Americans unsure what to think about President Obama's plans for Syria should remember that all military action undertaken by Democrats for the last half-century has led to utter disaster. (With the possible exception of the Village People's "Y.M.C.A." video, which I say still holds up.)
Democrats are gung-ho about deploying the U.S. military provided only that it will harm the national security interests of the United States, but vehemently oppose interventions that serve American interests.
Republican President Dwight Eisenhower, the supreme commander of the Allied forces in World War II, said he could conceive of no greater tragedy than the U.S. getting heavily involved in Vietnam. He sent aid to the anti-communist forces, but no troops.
Democratic President John F. Kennedy sent troops. But in short order he was conniving to assassinate South Vietnamese president Ngo Dinh Diem -- also known as "our ally in the middle of the war."
JFK's brother, the Democratic attorney general, actually suggested that Americans donate blood to the North Vietnamese -- or "our enemy" -- as a gesture of good will. (Secretary of State John Kerry's bold threat this week of an "unbelievably small" strike against Syria sounds positively macho by comparison.)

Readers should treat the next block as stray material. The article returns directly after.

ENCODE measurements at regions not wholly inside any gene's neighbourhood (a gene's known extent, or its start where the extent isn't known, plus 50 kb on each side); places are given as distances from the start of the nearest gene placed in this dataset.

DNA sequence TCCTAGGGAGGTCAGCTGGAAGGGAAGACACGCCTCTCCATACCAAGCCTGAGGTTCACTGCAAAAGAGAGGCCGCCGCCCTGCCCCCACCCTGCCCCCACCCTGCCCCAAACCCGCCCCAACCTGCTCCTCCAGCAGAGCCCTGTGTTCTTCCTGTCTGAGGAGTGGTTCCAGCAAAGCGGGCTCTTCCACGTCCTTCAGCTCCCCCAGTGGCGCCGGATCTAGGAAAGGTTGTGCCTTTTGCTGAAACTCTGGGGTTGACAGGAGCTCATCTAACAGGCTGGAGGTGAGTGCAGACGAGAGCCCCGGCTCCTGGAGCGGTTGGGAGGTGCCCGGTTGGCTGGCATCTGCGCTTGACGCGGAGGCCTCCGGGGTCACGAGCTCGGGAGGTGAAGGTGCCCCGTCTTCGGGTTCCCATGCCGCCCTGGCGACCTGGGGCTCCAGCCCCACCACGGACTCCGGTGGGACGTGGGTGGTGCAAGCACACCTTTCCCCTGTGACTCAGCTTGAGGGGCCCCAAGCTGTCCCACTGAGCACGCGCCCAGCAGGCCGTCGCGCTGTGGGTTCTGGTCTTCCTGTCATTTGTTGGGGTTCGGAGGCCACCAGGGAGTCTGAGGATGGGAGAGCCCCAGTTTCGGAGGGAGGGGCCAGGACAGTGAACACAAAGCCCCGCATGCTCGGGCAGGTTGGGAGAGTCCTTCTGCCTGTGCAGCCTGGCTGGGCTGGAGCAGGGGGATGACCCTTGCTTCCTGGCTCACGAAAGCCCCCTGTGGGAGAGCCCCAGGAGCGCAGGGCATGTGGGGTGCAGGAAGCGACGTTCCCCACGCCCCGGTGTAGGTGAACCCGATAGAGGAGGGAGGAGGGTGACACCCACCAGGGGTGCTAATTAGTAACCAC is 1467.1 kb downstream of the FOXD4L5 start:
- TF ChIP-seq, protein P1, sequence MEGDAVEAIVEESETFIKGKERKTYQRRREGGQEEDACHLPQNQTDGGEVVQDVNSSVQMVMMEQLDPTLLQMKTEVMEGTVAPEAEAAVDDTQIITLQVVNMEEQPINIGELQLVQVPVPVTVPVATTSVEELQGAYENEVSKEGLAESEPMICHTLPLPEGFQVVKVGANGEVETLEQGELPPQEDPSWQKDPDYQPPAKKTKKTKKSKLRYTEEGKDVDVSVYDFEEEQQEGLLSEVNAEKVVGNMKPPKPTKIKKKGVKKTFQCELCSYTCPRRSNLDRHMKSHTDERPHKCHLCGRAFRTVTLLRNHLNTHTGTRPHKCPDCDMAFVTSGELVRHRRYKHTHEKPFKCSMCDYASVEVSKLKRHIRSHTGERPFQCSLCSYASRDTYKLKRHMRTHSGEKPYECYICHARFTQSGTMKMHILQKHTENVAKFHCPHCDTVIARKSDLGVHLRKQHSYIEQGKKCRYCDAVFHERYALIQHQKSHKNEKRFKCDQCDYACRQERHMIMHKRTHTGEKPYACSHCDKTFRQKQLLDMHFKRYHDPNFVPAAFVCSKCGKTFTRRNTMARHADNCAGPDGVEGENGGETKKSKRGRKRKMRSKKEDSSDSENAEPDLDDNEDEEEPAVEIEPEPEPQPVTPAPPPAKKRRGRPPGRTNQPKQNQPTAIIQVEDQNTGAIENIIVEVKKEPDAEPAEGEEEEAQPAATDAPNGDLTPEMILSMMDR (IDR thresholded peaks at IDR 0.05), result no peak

Kennedy's successor, Lyndon B. Johnson, escalated the war in Vietnam in order to prove that Democrats could be trusted with national defense. Which they cannot. As journalist David Halberstam reported, LBJ would "talk to his closest political aides about the McCarthy days, of how Truman lost China and then the Congress and the White House, and how, by God, Johnson was not going to be the president who lost Vietnam and the Congress and the White House."
LBJ sacrificed tens of thousands of American lives to try to make the Democrats look manly.
Nixon came in and honorably ended the Democrats' disastrous handling of the Vietnam War by signing the Paris Peace Accords in January 1973. In return for the lousy terms we jammed down South Vietnam's throat, America promised that, if the North attacked, the U.S. would resume bombing missions and military aid.